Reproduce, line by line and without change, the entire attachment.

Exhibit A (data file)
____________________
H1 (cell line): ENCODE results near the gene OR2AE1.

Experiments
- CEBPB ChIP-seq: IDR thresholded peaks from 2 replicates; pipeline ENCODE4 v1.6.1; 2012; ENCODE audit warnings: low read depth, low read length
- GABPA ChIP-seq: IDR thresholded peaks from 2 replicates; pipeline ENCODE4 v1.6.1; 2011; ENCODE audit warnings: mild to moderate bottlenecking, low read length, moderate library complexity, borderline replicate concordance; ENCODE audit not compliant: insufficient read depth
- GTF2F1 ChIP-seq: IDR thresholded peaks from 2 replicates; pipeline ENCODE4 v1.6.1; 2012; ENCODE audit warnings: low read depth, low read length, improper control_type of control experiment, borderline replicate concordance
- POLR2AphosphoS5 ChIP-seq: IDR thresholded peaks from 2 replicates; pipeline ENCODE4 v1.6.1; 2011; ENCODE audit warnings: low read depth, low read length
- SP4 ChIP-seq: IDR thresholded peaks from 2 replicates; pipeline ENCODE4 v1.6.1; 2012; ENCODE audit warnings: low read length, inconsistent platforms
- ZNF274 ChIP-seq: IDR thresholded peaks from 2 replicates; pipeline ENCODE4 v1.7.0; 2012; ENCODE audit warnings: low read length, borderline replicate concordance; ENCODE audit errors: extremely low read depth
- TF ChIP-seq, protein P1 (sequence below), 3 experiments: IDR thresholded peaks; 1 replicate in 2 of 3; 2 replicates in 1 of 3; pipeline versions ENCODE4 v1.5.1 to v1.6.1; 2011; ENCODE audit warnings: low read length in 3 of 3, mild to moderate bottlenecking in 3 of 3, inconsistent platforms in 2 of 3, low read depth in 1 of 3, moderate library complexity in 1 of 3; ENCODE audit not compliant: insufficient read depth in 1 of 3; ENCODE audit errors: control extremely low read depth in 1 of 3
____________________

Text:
H1 (cell line): ENCODE results near the gene OR2AE1.

Experiments
- CEBPB ChIP-seq: IDR thresholded peaks from 2 replicates; pipeline ENCODE4 v1.6.1; 2012; ENCODE audit warnings: low read depth, low read length
- GABPA ChIP-seq: IDR thresholded peaks from 2 replicates; pipeline ENCODE4 v1.6.1; 2011; ENCODE audit warnings: mild to moderate bottlenecking, low read length, moderate library complexity, borderline replicate concordance; ENCODE audit not compliant: insufficient read depth
- GTF2F1 ChIP-seq: IDR thresholded peaks from 2 replicates; pipeline ENCODE4 v1.6.1; 2012; ENCODE audit warnings: low read depth, low read length, improper control_type of control experiment, borderline replicate concordance
- POLR2AphosphoS5 ChIP-seq: IDR thresholded peaks from 2 replicates; pipeline ENCODE4 v1.6.1; 2011; ENCODE audit warnings: low read depth, low read length
- SP4 ChIP-seq: IDR thresholded peaks from 2 replicates; pipeline ENCODE4 v1.6.1; 2012; ENCODE audit warnings: low read length, inconsistent platforms
- ZNF274 ChIP-seq: IDR thresholded peaks from 2 replicates; pipeline ENCODE4 v1.7.0; 2012; ENCODE audit warnings: low read length, borderline replicate concordance; ENCODE audit errors: extremely low read depth
- TF ChIP-seq, protein P1 (sequence below), 3 experiments: IDR thresholded peaks; 1 replicate in 2 of 3; 2 replicates in 1 of 3; pipeline versions ENCODE4 v1.5.1 to v1.6.1; 2011; ENCODE audit warnings: low read length in 3 of 3, mild to moderate bottlenecking in 3 of 3, inconsistent platforms in 2 of 3, low read depth in 1 of 3, moderate library complexity in 1 of 3; ENCODE audit not compliant: insufficient read depth in 1 of 3; ENCODE audit errors: control extremely low read depth in 1 of 3